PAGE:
Constant efforts to downgrade the status of Delhi continued throughout this period, such as, Delhi was made a part of the Punjab. Though the Muslim nobility and artisans that were forced out or had fled from the city were not allowed to return for many years, the population of the city began to grow with the influx from Punjab and the North west Frontier province. Trade, commerce and manufacturing activities began to expand. The Delhi Bank of Lala Chunna Mal set up in 1850 and destroyed in 1857 was reborn in 1859 under Chhunna Mal’s patronage, and many Loyalist sahukars and traders bought shares in the enterprise. By 1896 Delhi was the seventh largest town in India and by 1896 it was the richest town in all of Punjab. Delhi was fast becoming too important and could no longer be ignored.
The 1903 Durbar and Beyond
Curzon was Viceroy of India between 1898 and 1905. It is during his term that the 1903 durbar, the grandest of the three Delhi Durbars, was organised. His term saw the revival of the post of the Director General of the ASI and the development of a systematic policy of conservation, preservation and documentation of heritage. Curzon’s interest in conservation led to the preservation of many monuments of Delhi that had been badly damaged, through deliberate destruction, systematic encroachment, willful neglect and wanton vandalism.
Curzon used the occasion of the Durbar to spruce up the Red Fort. He succeeded in retrieving the marble tiles inlaid with semi precious stones that had been removed from the wall behind the throne and sold to the Victoria and Albert Museum in London. An Italian expert was engaged to use Mughal miniatures as his guide to replace the tiles in their original location. Remarkable as this act was, it was poor compensation for the virtual obliteration of 80% of the buildings that had existed inside the Red fort prior to its occupation by the British in 1857.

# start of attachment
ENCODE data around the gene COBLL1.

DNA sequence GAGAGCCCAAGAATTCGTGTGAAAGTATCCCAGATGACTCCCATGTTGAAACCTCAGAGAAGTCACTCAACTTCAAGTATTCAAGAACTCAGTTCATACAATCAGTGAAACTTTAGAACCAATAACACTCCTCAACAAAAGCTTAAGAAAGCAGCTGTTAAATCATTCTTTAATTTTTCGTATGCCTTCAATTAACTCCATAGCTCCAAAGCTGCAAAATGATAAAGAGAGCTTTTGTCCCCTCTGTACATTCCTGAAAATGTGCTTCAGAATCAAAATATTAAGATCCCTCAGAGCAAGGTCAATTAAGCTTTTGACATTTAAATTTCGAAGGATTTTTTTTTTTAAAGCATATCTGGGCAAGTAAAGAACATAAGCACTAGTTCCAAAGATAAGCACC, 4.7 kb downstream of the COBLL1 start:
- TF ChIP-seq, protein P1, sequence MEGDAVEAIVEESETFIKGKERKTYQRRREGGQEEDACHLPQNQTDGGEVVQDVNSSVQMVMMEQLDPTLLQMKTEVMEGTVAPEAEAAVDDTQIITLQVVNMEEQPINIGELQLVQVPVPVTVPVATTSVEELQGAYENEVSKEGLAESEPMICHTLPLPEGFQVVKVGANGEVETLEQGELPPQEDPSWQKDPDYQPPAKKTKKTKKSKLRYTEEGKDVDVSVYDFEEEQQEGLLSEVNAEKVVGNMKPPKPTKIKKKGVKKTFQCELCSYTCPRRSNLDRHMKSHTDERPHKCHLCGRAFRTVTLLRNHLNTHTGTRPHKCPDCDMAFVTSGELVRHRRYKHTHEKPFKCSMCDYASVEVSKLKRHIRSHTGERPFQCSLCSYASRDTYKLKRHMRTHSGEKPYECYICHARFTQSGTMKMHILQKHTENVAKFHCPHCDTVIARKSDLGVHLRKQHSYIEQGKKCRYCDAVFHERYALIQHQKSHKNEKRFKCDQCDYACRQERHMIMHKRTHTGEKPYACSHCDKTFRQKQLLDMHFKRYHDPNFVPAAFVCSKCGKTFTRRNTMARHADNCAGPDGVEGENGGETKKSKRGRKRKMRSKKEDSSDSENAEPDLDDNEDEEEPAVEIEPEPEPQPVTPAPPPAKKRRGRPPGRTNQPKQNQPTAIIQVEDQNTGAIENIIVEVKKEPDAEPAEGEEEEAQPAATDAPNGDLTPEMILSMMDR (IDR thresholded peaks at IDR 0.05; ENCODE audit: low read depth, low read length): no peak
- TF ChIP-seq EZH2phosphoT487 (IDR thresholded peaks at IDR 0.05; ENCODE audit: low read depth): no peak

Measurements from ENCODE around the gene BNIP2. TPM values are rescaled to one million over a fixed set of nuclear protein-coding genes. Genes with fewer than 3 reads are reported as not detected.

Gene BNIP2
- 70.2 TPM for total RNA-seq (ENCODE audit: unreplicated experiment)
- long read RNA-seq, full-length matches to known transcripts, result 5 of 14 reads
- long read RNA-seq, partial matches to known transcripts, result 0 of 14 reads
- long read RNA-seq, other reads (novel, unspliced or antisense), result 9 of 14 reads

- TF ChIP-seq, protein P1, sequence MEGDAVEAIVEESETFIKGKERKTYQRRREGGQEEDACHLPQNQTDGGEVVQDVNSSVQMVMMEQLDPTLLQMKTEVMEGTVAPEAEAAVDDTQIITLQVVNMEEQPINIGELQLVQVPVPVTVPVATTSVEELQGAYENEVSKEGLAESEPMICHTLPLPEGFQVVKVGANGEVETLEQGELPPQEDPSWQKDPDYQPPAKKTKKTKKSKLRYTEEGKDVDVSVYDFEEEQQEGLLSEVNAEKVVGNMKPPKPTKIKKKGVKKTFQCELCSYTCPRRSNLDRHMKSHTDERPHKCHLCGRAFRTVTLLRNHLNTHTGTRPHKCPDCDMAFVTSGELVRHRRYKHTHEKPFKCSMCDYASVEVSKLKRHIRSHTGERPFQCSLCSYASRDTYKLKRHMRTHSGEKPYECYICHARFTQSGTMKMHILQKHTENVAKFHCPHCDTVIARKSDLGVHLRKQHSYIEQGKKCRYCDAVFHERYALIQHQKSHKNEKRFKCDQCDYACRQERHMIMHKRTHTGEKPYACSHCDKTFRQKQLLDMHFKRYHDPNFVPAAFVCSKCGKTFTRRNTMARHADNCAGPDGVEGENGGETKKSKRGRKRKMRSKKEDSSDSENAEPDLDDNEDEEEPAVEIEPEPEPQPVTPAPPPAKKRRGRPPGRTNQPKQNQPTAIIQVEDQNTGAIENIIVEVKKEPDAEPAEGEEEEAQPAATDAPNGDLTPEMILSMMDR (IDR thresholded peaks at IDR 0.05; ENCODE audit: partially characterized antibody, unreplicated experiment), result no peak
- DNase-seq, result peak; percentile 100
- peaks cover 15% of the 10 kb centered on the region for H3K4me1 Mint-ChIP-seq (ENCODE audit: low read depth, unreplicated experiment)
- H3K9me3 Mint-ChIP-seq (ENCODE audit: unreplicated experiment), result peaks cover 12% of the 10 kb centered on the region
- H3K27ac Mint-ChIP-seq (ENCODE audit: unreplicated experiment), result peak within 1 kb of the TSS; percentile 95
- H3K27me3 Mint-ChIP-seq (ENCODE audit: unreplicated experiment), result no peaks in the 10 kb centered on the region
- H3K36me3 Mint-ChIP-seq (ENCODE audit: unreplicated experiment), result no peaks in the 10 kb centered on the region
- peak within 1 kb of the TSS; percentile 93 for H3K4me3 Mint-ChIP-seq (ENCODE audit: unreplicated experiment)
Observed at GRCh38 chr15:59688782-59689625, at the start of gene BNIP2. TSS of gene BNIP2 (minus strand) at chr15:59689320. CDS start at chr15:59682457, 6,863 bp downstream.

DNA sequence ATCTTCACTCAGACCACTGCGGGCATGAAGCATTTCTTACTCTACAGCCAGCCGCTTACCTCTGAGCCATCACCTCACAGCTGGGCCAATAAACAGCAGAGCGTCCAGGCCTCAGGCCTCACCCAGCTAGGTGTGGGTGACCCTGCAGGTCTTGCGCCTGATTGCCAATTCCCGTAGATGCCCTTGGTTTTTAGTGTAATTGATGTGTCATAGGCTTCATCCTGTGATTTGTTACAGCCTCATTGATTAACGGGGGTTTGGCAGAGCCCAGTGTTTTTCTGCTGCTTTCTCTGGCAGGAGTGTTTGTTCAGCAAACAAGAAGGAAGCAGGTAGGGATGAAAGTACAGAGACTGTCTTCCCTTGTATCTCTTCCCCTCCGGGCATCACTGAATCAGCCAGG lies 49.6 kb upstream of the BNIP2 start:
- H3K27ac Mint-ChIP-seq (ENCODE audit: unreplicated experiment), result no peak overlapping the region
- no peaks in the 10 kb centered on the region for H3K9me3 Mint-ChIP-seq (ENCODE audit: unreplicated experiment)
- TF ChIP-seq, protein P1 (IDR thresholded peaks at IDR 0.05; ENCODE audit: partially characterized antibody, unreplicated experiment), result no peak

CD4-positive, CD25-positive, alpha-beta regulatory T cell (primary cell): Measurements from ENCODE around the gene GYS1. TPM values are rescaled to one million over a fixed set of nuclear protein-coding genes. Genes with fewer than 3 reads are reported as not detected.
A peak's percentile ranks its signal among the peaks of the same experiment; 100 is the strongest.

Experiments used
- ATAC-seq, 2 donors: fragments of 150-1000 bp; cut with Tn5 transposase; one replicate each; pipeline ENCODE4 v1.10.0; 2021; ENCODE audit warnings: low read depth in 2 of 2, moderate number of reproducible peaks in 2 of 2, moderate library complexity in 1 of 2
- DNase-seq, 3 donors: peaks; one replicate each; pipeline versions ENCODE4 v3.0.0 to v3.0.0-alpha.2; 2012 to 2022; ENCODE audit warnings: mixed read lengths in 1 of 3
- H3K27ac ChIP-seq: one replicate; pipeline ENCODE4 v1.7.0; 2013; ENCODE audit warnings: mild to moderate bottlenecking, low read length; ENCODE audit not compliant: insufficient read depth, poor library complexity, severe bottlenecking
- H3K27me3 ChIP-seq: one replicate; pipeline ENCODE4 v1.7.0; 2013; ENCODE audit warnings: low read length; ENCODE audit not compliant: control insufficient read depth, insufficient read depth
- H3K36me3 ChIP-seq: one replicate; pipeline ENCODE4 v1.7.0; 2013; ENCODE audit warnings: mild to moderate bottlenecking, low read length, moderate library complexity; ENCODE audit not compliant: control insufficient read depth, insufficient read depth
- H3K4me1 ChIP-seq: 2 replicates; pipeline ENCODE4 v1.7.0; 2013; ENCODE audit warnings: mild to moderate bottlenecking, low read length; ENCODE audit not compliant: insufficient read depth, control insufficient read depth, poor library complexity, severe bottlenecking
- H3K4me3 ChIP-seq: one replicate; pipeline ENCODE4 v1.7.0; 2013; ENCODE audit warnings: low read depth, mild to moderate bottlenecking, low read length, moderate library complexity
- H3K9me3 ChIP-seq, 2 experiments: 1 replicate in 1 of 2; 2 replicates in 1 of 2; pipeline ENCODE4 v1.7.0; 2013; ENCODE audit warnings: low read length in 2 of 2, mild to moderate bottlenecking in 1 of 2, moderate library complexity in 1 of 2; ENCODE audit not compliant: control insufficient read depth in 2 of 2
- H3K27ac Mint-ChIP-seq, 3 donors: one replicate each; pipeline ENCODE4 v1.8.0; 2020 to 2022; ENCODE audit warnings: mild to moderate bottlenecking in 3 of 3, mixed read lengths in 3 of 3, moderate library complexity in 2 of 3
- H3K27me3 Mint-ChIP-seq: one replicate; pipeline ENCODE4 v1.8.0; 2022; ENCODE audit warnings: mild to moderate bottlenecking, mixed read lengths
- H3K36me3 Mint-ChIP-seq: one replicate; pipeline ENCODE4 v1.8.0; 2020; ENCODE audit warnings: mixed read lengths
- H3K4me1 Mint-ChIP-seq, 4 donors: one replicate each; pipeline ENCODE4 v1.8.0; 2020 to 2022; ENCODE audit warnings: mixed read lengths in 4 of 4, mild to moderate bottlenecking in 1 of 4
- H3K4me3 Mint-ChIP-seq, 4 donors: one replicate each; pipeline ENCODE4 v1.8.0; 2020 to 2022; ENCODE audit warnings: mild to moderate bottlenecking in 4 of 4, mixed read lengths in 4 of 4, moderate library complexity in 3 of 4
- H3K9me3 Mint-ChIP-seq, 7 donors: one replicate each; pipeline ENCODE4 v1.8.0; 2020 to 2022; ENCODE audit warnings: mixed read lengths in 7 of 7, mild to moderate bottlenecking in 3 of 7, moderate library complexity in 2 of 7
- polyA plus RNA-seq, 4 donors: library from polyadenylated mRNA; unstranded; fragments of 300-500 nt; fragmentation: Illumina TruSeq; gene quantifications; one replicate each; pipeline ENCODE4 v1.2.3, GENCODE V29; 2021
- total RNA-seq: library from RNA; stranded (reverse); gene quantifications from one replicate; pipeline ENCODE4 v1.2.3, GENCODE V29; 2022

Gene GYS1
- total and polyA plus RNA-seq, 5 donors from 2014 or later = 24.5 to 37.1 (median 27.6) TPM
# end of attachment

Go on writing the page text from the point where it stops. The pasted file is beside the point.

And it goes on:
Issues of education, language and of city governance came to the fore during this period. Unhappiness with colonial domination found expression through opposition to missionary activities in schools run by them, British soldiers were pelted with stones in 1903 for walking into the Jama Masjid without removing their shoes. A majority of educated Hindus and Muslims continued to support Urdu as a language of public discourse. The Hindu College shifted from Kinari Bazar to Kashmiri Gate close to St Stephens college and thus was born the more than 100 year old rivalry of the two colleges.. The Mohammedan Education Society held their annual conference in Delhi coinciding with the Durbar. Many theatres had come up and Parsi theatre was getting established as a new form of entertainment. Many of these halls were to later become venues for political meetings, before getting reincarnated as cinema halls.
The Delhi municipality had grown from its earlier insignificance into a body that had begun to engage itself with everything to do with the city. It intervened actively in the shifting of the cantonment from Daryaganj to beyond the north ridge, in the alignment of the railway, in acquiring lands around the city for future expansion and in demanding the erection of several bridges across the railway tracks for safe passage for the residents.
Delhi was growing, it was growing fast and the decision to ignore the eternal capital was everyday becoming a little more impractical.
Delhi expanded rapidly from the 1890s onwards and soon emerged as the commercial capital of Punjab. Income from taxes was increasing rapidly but it was still not enough to meet the costs of water supply and drainage works that had been planned for more than a decade. The provincial and imperial treasuries getting rich through taxes collected from Delhi spent precious little on civic amenities. Many of the members on the municipality represented sectional interests, banning certain castes from taking water from Municipal Taps, refusing to tax traders or property owners, while taxing vegetable sales and pushcarts.